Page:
It varies. You know, the, the, you know, there's been a recent survey done and about 10% of those who are involved in apprenticeships have heard about apprenticeships from their career guidance people, about 75% of them here from family members or friends who were involved in apprenticeship. So you're much more likely to become an apprentice, if you've been part of a peer group or family have been involved in apprenticeships. So if your dad was an electrician, you might look at become an electrician, or a carpenter or a plumber. Because you're familiar with that. When you look outside of that people who haven't been involved in apprenticeships, it's it just kind of looked down on it's kind of a second class citizen, I think in terms of you know, we have a, we have a high degree of access to, to universities in this country, we get a lot of people go on that. And we and we put great, great store in that. And I think that's a positive thing that we we educate a lot of people to university level, but we don't always see apprenticeships as a as a credible option. When you look at you know, about 5000 young people going into apprenticeship every year, we have 80,000 people don't even start you know, and and the same number during Junior search, and you only need Junior start to get in. So it's actually a very small number. You know, it's kind of two or 3% of people leaving school actually end up in in apprenticeships,
Fred Cooke 8:32
Patrick is running parts of the trade that are seeing a shortfall in apprentice numbers.
Patrick Atkinson 8:37
Every single trade is seen as shortfall again, in a survey done recently 86% of all construction companies said they were short of skilled labor. So it's massive. But what we're seeing is there are some trades where there are no apprentices in apprenticeships in at the moment. And so we've we've known in tiling, we've no one in painting, we've no one in plastering, like, these are key skills that we need in this country and and people are not opting to do them as apprenticeships at the moment.
Aidan Power 9:03
So but you're involved in a trying to raise awareness, but tell us about the access apprenticeship program, what's involved and how people can get involved.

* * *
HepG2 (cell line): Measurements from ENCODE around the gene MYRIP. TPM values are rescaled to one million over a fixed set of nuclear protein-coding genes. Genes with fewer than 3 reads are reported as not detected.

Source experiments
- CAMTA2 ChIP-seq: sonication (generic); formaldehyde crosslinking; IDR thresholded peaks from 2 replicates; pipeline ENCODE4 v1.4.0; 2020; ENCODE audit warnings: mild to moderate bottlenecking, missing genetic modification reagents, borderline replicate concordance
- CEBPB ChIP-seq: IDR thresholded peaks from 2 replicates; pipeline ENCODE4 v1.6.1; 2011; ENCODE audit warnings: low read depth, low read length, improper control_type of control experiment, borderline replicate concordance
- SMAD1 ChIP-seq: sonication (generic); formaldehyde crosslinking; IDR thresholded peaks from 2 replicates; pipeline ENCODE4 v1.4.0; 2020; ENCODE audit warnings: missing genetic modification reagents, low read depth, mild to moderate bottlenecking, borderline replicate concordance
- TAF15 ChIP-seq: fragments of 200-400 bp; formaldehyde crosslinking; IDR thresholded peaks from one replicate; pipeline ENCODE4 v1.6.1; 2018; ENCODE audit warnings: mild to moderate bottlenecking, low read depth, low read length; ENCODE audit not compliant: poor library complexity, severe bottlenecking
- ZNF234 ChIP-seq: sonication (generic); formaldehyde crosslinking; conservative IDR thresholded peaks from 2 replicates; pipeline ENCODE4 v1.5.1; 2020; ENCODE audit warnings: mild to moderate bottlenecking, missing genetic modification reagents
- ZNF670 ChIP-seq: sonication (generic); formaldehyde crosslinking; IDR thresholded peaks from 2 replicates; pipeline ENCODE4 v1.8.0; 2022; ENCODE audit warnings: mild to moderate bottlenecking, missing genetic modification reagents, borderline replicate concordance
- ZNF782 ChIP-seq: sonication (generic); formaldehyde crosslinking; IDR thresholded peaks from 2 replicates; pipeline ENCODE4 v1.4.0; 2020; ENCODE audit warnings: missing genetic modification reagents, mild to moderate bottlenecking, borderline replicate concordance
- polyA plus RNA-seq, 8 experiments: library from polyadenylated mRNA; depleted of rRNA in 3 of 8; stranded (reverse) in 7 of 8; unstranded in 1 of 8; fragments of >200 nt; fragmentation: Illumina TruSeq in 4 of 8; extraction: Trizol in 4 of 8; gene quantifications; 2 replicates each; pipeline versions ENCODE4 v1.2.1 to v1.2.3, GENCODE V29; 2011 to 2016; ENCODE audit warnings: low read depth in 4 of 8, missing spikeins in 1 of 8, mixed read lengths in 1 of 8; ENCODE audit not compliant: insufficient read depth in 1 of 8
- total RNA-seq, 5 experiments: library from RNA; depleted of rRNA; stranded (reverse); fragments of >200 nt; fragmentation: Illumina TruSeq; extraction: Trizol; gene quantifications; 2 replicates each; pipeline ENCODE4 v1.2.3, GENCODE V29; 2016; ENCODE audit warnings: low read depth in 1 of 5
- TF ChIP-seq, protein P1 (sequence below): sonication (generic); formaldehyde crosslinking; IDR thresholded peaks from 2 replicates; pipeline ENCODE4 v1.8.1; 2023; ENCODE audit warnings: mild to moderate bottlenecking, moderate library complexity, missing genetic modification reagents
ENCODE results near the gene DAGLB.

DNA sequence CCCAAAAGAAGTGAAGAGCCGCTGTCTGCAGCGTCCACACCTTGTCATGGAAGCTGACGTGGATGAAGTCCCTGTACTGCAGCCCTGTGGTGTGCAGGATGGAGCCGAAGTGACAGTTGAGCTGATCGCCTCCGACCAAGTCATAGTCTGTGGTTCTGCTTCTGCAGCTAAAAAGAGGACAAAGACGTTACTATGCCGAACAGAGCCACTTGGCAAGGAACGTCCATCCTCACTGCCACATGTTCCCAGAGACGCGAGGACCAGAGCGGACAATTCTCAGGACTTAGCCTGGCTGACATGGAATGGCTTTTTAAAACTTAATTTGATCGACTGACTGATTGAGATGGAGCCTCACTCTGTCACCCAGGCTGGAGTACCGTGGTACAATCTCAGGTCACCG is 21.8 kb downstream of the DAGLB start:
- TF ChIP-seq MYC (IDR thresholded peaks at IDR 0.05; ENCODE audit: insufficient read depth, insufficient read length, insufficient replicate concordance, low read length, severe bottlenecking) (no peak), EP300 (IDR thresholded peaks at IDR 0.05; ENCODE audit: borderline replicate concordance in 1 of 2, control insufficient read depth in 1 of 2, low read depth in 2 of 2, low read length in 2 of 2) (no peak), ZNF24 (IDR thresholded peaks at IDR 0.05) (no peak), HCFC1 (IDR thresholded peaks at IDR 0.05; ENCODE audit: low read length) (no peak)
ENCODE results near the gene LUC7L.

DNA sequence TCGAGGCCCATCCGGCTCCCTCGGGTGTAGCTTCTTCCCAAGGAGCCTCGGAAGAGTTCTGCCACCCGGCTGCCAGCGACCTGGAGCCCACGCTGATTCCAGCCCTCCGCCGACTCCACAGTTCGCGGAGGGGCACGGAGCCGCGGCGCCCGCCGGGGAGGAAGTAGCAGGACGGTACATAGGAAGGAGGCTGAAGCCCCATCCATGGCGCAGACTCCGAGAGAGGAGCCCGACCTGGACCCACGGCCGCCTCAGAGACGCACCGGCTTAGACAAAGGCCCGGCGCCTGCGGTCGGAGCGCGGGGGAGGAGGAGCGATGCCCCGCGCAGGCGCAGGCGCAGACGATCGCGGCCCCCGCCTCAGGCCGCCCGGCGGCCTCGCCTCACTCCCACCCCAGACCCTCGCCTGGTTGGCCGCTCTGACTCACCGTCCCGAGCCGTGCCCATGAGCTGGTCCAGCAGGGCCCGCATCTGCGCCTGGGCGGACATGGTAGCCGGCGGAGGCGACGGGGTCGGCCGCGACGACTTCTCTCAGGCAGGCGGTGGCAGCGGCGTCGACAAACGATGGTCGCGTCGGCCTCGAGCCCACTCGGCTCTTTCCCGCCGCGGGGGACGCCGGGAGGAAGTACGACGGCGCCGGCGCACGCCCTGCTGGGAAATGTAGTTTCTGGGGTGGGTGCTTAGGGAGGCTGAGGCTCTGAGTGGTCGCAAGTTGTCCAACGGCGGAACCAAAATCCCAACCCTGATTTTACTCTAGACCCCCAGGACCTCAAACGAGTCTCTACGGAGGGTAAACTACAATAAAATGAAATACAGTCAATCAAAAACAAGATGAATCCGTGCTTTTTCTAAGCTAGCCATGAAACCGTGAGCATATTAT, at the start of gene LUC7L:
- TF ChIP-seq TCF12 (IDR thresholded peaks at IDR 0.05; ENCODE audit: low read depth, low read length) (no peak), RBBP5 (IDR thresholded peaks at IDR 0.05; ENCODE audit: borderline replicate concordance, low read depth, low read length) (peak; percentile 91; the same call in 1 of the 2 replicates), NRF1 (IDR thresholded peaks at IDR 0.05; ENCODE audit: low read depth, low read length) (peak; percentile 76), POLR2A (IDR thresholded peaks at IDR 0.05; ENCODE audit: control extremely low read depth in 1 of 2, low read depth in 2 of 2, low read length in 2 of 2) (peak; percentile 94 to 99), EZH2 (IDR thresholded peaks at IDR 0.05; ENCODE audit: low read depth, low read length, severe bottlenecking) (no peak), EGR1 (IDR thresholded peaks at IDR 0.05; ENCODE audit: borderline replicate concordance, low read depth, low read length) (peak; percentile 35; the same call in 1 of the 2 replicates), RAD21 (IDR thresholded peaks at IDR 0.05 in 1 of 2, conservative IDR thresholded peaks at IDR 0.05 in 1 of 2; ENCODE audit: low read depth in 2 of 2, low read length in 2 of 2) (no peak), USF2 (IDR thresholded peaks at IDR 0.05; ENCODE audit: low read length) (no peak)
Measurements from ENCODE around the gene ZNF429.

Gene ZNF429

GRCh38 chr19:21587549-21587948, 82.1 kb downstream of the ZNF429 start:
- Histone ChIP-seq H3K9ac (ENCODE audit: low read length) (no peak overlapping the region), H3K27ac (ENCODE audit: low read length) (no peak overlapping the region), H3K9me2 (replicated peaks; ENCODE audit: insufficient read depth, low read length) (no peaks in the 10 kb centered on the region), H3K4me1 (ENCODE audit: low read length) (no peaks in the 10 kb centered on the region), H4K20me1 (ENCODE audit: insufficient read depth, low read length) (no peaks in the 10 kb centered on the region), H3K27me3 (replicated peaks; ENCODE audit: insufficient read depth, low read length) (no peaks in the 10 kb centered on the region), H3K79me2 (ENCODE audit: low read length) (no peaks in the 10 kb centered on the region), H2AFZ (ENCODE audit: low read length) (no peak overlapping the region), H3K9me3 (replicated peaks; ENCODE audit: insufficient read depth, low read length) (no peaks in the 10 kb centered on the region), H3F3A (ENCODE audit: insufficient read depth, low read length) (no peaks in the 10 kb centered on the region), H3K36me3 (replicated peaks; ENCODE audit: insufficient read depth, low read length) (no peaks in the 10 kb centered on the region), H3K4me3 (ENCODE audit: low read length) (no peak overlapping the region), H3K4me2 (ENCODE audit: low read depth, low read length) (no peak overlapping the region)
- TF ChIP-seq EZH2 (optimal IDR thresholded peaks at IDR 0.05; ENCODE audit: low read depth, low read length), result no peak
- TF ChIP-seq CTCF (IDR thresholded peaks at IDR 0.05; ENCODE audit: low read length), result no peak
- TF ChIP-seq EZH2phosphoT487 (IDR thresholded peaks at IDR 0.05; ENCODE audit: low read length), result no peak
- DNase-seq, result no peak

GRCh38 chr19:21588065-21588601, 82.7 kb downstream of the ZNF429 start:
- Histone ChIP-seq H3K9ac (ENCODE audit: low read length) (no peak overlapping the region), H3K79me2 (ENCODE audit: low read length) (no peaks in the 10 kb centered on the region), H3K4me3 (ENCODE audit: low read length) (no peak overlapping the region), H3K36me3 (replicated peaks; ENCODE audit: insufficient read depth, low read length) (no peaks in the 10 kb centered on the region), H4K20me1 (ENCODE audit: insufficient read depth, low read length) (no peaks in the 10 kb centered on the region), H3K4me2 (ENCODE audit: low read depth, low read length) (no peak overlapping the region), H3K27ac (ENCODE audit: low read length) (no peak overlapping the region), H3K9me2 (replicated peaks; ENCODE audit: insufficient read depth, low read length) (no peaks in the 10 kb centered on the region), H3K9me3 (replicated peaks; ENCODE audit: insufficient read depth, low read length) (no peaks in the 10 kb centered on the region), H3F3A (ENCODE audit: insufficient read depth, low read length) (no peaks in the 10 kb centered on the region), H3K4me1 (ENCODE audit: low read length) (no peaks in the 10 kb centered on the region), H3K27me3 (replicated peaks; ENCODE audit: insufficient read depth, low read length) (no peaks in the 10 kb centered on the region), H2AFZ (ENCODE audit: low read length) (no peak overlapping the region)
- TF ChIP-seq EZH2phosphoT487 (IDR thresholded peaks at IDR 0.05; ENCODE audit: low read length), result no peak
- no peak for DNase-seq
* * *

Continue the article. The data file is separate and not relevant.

Patrick Atkinson 9:11
Yeah, so I got involved in that I was I was involved very involved with WorldSkills over a number of years for about 10 years in a previous life. And I sit on the on the board of WorldSkills Ireland and out of my association with that and went to Dublin. I agreed to chair an advisory board, which allows for a program called access to apprenticeship to happen that's funded by by private sector. And basically what that does, it takes a inner city children who have fallen out of the formal education program, and we put our arm around them and say come in and work with us for 12 weeks, we give you access to 10 different different skills. And if you can find one that suits you, we get you some work experience in that and that then hopefully allows them I'm going to use the term back to into into an apprenticeship. But it really without that program these these young people wouldn't otherwise be able to get access because they may not have that proper Junior surge or fall native education earlier than that.
Aidan Power 10:13
And as well as the numbers being down particularly pot when it comes to women, how short are we fall in when it comes to women apprentices?
Patrick Atkinson 10:19
It's pretty shocking to be honest with you, I think in 2015, there was 27 women involved in apprenticeship now that's gone up. It's just over 1000 2017 at the moment, wow. So it's been a big increase. But there's also been a shift away from not away from what to include other apprenticeships besides the what we call the craft apprenticeship. So there are things like property management and insurance and other other skills involved now are the apprenticeships involved. So that's probably more attractive to to a broader section of the community and
Aidan Power 10:53
probably a more diverse section of the community. And Pat, just to go back to when you talk about our school system, and maybe a sense of snobbery, or how we view academia versus more practical skills. How do we fare compared to other countries? When we look at the likes of France and Germany? They see their apprentices in a very different light, don't they?
Patrick Atkinson 11:11
Yeah, they do. So if you go to Germany, I mean, vocational and academic education is seen on a par. So there, it's not one is better than the other, they're absolutely it's one or the other. So the whole equation, so Germany, Switzerland, Austria, and indeed, limit ta in France is the same, you know, so your, your, your, your carpenter, electrician, in some, some parts of France would be more valuable than your local GP To be quite honest with you. And, you know, one of the things that we used to say, in the global world scale, his business was, you know, there is no economy without scales, you know, you can do with accountants, but you can't really do without, you know, the builder or the, or the, the electrician or the plumber, you know,
Fred Cooke 11:51
so perfect. That's so interesting, because I went to school and Calvin, and I guess was a different tier system, like those different ranges of classes. Like for me, it was five classes. So like, and it was seen, and it shouldn't have been seen as top, second, top, middle, second, bottom and bottom. And I was in second bottom, I had the best laugh for five years, and I managed to get a lot done in is for a lot of people in my class would have been really good at woodwork, and, and metalwork. And a lot of people at the top are put into the academic side of stuff. So I guess, I guess what the question is, is that it's those people now who are doing work, they have a trade, and this is 20 years later, you know, what I mean dev a phenomenal, fantastic, comfortable life and are still more creative than a lot of people in the academic world. Do you